5 C’s of Credit: What Lenders Are Looking For (expert advice)
September 3, 2021
What are the 5 C’s of Credit?
The 5 C’s of Credit are the five criteria many business lenders use to learn about potential borrowers. The 5 C’s help them determine whether or not to give you a business loan.
The 5 C’s of Credit are:
Why are the 5 C’s of Credit Important?
Understanding what these five factors are and how the lender will see you on each is vitally important when applying for a business loan, and can make all the difference in getting approved for a loan.
The 5 C’s are a mix of both qualitative and quantitative measures, and once you understand them, you can often work to improve your scores.
That’s why we brought in some of our senior business advisors to help explain what the 5 C’s of Credit are, how to determine where you’ll stack up on each, and give you some practical tips on how to improve your ratings on each to help you get approved for a loan.
- The 5 C’s of Credit are the five things many business lenders use to determine your creditworthiness as a potential borrower and ultimately whether or not to give you a business loan.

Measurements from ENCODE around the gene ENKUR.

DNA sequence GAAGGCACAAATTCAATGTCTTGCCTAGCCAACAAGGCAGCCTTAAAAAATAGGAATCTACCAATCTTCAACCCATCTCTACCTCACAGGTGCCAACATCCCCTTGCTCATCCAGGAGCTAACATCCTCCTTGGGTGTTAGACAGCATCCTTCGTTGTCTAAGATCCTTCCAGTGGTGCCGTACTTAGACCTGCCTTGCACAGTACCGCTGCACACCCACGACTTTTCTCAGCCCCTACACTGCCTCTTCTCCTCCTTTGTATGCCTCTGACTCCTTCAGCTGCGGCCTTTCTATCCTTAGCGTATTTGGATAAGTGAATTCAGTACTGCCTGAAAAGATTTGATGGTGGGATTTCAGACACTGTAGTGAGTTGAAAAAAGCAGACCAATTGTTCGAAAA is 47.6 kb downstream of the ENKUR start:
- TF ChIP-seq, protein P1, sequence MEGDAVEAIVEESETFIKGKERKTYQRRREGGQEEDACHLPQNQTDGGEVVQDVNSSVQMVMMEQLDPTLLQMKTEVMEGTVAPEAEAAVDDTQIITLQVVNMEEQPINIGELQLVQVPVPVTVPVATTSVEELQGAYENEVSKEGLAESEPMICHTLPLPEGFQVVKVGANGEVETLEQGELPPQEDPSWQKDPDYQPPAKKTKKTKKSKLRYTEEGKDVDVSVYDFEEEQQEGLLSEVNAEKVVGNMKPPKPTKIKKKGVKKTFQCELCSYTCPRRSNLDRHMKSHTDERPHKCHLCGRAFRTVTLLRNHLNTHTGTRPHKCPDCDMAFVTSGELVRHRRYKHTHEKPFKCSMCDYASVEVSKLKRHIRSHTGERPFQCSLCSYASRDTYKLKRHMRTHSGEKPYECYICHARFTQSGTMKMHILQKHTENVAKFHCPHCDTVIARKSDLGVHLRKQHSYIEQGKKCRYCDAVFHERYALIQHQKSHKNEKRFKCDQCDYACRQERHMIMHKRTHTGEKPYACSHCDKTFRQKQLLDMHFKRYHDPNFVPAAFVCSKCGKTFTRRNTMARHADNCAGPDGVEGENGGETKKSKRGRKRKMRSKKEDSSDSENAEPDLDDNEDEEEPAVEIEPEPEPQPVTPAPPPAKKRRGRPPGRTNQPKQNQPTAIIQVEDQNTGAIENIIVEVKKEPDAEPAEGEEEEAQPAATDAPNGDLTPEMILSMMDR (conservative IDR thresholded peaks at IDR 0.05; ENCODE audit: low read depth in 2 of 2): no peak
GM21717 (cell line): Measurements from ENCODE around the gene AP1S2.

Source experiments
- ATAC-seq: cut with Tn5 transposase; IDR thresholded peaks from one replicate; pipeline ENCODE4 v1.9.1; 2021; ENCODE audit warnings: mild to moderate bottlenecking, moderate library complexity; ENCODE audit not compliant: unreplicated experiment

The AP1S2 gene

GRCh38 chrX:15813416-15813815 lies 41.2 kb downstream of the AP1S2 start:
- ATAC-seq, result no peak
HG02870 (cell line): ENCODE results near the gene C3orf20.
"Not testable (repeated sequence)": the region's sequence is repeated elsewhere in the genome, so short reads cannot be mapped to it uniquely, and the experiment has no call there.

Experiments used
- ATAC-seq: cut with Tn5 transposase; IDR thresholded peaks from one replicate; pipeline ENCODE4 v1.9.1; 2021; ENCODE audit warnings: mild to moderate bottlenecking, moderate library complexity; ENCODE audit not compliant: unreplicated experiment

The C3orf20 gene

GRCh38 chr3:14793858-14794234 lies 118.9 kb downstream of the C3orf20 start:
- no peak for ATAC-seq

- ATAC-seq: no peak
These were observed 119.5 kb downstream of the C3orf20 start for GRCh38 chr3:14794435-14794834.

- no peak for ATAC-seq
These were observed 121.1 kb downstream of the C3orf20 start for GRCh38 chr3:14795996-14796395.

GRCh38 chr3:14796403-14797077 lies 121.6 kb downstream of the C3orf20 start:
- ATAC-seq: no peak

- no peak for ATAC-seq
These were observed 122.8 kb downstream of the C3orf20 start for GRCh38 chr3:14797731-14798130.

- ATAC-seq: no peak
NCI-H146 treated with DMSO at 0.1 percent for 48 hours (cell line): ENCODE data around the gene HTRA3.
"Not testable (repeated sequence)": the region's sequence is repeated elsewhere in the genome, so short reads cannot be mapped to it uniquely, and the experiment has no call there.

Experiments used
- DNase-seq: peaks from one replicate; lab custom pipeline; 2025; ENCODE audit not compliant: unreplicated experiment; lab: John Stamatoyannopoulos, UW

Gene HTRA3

- The first C is Character and is a measure of your creditworthiness based on indicators like your credit score and credit history.
- The second C is Capacity and is a measure of your ability to pay the lender back.
- The third C is Capital and is a measure of how much skin you are willing to put in the game, usually in the form of a down payment.
- The fourth C is Collateral and is a measure of what asset you intend to use to back the loan.
- The fifth C is Conditions and is a market analysis of the trends of your business’ industry
Watch Senior Business Advisor, Eddie Landeros, explain the 5 C’s of Credit:
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1. The Five C’s of Credit: Character
The first of the five C’s of credit is Character, which is essentially your credit history.
Lenders will typically look at both your personal AND business credit when determining your character, but your personal FICO score is typically the main factor they look at.
This figure is massively important because lenders consider it a reflection of how dependable you are when it comes to repaying debt.
Lenders also generally like to see that your debt-utilization ratio — calculated by dividing your credit card balance by your credit limit — is 30 percent or less.
Lenders view anything more than that as a potential warning sign.
Say you have $10,000 in available credit and you’ve used up $9,000, that’s a 90 percent utilization ratio. If that’s the case, work with a business advisor at SCORE or a local SBDC to review your situation for recommendations on best ways to bring your balance down to 30% or less.